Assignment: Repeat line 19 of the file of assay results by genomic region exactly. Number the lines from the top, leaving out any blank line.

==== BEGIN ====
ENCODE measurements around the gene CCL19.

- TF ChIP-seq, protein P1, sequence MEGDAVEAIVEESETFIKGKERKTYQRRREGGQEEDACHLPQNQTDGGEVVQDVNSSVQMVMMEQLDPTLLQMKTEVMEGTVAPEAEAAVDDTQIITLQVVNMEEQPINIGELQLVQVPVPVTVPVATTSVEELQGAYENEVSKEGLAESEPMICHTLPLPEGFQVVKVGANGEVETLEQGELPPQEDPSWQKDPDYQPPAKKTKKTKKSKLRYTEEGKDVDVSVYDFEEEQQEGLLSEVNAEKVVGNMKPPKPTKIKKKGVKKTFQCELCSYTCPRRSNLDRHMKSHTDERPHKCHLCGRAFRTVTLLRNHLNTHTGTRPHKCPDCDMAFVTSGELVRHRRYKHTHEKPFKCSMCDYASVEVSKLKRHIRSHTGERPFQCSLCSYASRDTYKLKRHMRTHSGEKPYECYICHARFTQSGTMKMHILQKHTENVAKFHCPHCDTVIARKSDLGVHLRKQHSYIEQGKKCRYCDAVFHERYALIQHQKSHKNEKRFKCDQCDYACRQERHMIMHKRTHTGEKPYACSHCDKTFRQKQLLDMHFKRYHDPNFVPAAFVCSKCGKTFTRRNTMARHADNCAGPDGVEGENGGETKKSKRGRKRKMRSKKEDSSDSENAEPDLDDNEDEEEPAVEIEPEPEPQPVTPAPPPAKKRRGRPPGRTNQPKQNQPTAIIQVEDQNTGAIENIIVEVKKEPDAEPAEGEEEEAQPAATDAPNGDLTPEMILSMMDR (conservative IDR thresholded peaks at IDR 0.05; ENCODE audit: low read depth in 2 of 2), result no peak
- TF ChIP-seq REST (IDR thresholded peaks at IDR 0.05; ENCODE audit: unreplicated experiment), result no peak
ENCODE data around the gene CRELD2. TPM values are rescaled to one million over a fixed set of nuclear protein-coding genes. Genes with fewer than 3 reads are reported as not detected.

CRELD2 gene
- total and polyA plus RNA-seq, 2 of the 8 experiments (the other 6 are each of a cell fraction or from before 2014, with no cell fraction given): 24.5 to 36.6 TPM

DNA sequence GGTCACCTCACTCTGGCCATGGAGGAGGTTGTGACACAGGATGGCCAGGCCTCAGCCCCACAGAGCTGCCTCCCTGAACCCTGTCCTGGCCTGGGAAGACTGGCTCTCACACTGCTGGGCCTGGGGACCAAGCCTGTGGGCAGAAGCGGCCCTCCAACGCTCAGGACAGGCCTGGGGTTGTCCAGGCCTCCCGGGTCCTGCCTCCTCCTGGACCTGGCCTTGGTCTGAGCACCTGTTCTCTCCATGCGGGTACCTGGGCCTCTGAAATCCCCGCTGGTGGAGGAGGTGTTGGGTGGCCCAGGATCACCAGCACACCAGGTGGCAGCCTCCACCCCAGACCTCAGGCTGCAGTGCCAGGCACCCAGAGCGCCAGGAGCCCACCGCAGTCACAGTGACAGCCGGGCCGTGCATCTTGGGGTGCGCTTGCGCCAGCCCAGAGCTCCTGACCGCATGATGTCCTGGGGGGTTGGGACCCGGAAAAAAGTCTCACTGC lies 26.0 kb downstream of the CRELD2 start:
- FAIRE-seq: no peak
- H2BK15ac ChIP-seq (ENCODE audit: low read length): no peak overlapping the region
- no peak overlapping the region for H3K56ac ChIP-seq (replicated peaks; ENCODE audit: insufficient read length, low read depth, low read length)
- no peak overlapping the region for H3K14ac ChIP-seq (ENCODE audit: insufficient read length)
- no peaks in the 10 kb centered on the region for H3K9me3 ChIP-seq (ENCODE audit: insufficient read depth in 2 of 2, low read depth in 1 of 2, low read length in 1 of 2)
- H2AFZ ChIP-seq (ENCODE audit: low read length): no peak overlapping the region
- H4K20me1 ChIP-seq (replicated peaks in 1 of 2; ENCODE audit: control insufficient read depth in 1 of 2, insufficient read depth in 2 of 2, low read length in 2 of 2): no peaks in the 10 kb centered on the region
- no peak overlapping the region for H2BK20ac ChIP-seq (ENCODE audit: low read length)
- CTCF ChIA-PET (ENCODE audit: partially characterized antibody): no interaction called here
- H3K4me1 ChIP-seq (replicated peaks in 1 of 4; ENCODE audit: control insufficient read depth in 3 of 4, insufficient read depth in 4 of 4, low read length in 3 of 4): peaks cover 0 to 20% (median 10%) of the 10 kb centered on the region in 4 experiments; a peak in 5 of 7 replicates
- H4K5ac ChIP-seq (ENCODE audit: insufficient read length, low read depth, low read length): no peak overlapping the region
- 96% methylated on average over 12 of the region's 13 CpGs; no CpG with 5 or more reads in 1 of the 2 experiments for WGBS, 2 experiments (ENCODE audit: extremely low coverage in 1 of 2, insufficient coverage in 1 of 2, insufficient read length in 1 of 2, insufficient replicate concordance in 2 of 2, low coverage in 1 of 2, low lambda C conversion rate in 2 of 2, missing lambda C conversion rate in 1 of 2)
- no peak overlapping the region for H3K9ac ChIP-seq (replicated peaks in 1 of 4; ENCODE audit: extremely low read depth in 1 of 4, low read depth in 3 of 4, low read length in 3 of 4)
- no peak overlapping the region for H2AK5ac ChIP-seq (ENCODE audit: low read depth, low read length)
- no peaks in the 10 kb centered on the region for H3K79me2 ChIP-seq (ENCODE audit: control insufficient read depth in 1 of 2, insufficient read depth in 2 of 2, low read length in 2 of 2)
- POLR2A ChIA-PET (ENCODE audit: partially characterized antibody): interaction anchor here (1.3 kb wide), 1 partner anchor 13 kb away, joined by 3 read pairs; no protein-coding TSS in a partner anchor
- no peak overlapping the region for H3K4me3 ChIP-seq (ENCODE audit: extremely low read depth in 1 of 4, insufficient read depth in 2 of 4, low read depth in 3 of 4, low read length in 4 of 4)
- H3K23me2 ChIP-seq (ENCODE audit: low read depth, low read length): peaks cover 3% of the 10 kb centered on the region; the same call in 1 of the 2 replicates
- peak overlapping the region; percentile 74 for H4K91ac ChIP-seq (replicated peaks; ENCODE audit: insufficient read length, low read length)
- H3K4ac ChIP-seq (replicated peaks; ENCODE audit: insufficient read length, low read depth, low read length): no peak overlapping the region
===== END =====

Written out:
- 96% methylated on average over 12 of the region's 13 CpGs; no CpG with 5 or more reads in 1 of the 2 experiments for WGBS, 2 experiments (ENCODE audit: extremely low coverage in 1 of 2, insufficient coverage in 1 of 2, insufficient read length in 1 of 2, insufficient replicate concordance in 2 of 2, low coverage in 1 of 2, low lambda C conversion rate in 2 of 2, missing lambda C conversion rate in 1 of 2)